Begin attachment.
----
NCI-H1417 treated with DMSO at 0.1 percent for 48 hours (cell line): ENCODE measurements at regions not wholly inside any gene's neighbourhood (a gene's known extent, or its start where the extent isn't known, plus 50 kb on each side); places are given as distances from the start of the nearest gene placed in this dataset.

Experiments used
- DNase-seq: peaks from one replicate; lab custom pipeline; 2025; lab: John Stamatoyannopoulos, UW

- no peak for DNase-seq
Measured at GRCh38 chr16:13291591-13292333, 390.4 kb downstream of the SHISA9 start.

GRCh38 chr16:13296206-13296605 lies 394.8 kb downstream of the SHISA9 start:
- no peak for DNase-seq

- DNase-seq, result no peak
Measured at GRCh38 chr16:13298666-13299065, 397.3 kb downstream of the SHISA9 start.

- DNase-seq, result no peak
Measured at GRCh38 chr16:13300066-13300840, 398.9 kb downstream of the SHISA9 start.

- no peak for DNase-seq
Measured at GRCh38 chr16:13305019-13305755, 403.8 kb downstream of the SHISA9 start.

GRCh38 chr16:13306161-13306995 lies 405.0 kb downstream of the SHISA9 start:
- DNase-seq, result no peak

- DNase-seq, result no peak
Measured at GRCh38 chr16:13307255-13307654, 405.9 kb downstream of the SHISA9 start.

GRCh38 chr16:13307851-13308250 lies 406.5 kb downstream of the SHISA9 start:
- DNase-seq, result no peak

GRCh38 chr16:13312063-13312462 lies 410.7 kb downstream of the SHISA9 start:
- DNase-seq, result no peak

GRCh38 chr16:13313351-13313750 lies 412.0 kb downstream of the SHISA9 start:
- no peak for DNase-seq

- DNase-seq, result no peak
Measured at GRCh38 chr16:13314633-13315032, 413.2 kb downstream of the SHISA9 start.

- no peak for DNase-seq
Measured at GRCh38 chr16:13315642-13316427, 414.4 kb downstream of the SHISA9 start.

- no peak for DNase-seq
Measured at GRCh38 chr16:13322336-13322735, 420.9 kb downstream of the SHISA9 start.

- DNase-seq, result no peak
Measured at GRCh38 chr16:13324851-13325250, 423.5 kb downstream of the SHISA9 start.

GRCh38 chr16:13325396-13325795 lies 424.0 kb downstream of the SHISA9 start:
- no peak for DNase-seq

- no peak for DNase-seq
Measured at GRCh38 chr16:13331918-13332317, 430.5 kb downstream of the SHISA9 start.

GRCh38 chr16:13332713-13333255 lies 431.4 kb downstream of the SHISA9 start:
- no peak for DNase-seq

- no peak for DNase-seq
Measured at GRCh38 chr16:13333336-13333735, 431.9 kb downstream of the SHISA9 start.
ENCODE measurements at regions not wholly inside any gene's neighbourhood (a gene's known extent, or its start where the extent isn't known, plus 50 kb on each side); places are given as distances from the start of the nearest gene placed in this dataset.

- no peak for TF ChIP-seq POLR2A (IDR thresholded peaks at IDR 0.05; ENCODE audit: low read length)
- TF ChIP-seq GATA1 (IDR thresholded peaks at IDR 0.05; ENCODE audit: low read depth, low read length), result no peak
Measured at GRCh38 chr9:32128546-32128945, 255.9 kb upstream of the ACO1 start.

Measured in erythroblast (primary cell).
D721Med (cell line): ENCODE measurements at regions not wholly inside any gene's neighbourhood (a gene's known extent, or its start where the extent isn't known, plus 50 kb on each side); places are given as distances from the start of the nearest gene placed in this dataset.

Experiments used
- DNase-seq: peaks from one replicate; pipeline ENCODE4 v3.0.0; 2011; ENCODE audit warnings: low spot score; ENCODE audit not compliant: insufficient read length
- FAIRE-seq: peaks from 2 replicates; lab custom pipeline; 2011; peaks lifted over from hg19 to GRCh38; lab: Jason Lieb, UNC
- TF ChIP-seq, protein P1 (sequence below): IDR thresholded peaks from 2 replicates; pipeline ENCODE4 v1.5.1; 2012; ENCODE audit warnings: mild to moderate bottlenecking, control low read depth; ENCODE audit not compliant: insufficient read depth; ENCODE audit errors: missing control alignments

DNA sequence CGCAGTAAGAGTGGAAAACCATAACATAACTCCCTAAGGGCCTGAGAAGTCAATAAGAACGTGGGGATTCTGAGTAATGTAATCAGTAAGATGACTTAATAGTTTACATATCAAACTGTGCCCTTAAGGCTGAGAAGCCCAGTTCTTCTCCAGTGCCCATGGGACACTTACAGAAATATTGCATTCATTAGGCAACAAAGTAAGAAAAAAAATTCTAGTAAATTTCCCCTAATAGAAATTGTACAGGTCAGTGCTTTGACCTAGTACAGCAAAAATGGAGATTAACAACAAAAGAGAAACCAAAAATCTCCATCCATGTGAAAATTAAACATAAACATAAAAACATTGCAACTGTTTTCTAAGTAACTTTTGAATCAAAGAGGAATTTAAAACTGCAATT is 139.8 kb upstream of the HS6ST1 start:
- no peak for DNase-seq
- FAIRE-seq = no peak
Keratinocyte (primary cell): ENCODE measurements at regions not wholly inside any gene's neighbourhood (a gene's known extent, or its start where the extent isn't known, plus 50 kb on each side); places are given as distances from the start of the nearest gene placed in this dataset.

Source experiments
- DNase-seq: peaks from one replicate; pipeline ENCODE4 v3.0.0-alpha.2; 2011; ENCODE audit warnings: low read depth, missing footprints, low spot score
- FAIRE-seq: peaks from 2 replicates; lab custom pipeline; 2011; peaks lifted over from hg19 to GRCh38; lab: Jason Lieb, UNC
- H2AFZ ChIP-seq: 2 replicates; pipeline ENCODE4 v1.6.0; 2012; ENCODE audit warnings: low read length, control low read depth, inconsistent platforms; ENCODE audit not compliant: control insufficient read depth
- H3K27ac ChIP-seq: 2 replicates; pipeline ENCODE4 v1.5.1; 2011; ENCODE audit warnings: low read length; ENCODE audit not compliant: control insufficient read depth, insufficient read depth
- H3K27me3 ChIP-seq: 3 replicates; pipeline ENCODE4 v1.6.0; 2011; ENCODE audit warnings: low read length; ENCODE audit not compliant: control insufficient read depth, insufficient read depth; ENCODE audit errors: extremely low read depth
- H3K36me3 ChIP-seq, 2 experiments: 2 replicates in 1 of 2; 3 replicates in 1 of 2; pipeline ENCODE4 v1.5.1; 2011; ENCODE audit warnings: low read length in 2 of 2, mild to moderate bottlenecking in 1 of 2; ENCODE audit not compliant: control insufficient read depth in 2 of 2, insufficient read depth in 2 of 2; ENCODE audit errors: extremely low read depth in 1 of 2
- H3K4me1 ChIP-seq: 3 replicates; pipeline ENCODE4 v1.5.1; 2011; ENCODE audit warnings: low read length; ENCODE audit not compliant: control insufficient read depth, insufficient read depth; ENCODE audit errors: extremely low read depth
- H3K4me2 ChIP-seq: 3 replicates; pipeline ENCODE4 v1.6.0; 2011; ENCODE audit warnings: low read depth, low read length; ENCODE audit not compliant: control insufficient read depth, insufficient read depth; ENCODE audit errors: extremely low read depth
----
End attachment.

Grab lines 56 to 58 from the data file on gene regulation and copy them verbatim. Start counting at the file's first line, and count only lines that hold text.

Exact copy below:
- FAIRE-seq: peaks from 2 replicates; lab custom pipeline; 2011; peaks lifted over from hg19 to GRCh38; lab: Jason Lieb, UNC
- H2AFZ ChIP-seq: 2 replicates; pipeline ENCODE4 v1.6.0; 2012; ENCODE audit warnings: low read length, control low read depth, inconsistent platforms; ENCODE audit not compliant: control insufficient read depth
- H3K27ac ChIP-seq: 2 replicates; pipeline ENCODE4 v1.5.1; 2011; ENCODE audit warnings: low read length; ENCODE audit not compliant: control insufficient read depth, insufficient read depth